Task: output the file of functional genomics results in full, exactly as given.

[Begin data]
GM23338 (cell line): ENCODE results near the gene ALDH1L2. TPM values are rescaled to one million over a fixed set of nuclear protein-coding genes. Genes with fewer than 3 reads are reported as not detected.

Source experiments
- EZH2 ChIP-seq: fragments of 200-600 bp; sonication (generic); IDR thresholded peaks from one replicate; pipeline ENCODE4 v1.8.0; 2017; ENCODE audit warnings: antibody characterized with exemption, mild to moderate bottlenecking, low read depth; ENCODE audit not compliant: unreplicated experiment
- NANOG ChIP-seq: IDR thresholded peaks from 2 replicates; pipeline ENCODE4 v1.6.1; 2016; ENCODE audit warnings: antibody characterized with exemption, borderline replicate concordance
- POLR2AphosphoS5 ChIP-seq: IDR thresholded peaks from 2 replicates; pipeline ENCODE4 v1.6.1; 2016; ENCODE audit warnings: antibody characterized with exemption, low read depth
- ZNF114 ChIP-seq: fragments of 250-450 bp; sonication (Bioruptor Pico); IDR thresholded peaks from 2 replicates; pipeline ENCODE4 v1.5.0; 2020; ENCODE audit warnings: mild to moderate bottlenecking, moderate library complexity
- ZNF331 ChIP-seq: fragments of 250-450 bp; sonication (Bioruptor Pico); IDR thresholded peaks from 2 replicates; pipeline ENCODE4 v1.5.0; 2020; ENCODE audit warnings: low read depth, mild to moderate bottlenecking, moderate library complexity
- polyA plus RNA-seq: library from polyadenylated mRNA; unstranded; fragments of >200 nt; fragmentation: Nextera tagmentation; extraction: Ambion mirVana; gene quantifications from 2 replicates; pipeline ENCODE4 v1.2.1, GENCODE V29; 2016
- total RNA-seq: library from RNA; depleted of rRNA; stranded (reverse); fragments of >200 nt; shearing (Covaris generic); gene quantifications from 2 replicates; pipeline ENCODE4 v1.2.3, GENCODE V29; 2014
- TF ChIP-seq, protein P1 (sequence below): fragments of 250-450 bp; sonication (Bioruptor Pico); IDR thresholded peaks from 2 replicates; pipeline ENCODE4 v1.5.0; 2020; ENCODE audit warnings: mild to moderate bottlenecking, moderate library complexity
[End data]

GM23338 (cell line): ENCODE results near the gene ALDH1L2. TPM values are rescaled to one million over a fixed set of nuclear protein-coding genes. Genes with fewer than 3 reads are reported as not detected.

Source experiments
- EZH2 ChIP-seq: fragments of 200-600 bp; sonication (generic); IDR thresholded peaks from one replicate; pipeline ENCODE4 v1.8.0; 2017; ENCODE audit warnings: antibody characterized with exemption, mild to moderate bottlenecking, low read depth; ENCODE audit not compliant: unreplicated experiment
- NANOG ChIP-seq: IDR thresholded peaks from 2 replicates; pipeline ENCODE4 v1.6.1; 2016; ENCODE audit warnings: antibody characterized with exemption, borderline replicate concordance
- POLR2AphosphoS5 ChIP-seq: IDR thresholded peaks from 2 replicates; pipeline ENCODE4 v1.6.1; 2016; ENCODE audit warnings: antibody characterized with exemption, low read depth
- ZNF114 ChIP-seq: fragments of 250-450 bp; sonication (Bioruptor Pico); IDR thresholded peaks from 2 replicates; pipeline ENCODE4 v1.5.0; 2020; ENCODE audit warnings: mild to moderate bottlenecking, moderate library complexity
- ZNF331 ChIP-seq: fragments of 250-450 bp; sonication (Bioruptor Pico); IDR thresholded peaks from 2 replicates; pipeline ENCODE4 v1.5.0; 2020; ENCODE audit warnings: low read depth, mild to moderate bottlenecking, moderate library complexity
- polyA plus RNA-seq: library from polyadenylated mRNA; unstranded; fragments of >200 nt; fragmentation: Nextera tagmentation; extraction: Ambion mirVana; gene quantifications from 2 replicates; pipeline ENCODE4 v1.2.1, GENCODE V29; 2016
- total RNA-seq: library from RNA; depleted of rRNA; stranded (reverse); fragments of >200 nt; shearing (Covaris generic); gene quantifications from 2 replicates; pipeline ENCODE4 v1.2.3, GENCODE V29; 2014
- TF ChIP-seq, protein P1 (sequence below): fragments of 250-450 bp; sonication (Bioruptor Pico); IDR thresholded peaks from 2 replicates; pipeline ENCODE4 v1.5.0; 2020; ENCODE audit warnings: mild to moderate bottlenecking, moderate library complexity